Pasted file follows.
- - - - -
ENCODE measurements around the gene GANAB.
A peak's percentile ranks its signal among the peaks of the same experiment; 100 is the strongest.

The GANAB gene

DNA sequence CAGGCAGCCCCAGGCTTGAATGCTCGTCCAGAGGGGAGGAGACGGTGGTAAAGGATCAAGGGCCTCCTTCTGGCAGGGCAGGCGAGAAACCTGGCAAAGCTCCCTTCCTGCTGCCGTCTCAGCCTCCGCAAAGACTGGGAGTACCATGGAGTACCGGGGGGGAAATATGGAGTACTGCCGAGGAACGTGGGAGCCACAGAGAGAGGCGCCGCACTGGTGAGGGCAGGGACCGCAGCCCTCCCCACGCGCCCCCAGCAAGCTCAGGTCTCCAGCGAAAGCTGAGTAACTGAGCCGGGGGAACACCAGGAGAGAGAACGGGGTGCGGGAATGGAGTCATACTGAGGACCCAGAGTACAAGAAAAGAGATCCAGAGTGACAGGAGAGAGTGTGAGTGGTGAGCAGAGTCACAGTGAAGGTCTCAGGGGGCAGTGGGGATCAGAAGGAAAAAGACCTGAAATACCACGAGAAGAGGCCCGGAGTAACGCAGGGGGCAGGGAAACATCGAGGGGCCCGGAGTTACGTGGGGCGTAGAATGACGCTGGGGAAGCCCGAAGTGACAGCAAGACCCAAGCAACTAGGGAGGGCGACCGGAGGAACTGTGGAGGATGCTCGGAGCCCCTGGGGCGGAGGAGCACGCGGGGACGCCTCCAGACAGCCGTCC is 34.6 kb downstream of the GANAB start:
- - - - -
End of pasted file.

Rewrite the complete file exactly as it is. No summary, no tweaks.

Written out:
ENCODE measurements around the gene GANAB.
A peak's percentile ranks its signal among the peaks of the same experiment; 100 is the strongest.

The GANAB gene

DNA sequence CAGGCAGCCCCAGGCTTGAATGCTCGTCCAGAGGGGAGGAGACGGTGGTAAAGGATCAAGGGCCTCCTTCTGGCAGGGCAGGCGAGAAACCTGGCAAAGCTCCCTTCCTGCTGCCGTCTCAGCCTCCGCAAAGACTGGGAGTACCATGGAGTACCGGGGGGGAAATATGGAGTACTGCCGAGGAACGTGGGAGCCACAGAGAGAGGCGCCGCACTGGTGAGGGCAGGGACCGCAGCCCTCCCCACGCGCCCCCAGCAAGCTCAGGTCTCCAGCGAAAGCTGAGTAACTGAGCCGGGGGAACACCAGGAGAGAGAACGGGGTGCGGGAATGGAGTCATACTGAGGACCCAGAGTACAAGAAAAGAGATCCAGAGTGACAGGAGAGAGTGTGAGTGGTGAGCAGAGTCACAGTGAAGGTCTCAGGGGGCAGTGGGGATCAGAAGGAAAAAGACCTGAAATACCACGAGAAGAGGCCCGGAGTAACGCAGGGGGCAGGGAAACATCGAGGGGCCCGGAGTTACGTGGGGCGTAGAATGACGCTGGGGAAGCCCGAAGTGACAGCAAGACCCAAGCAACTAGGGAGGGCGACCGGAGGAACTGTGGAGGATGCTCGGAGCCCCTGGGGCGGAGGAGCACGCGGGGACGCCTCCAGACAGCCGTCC is 34.6 kb downstream of the GANAB start: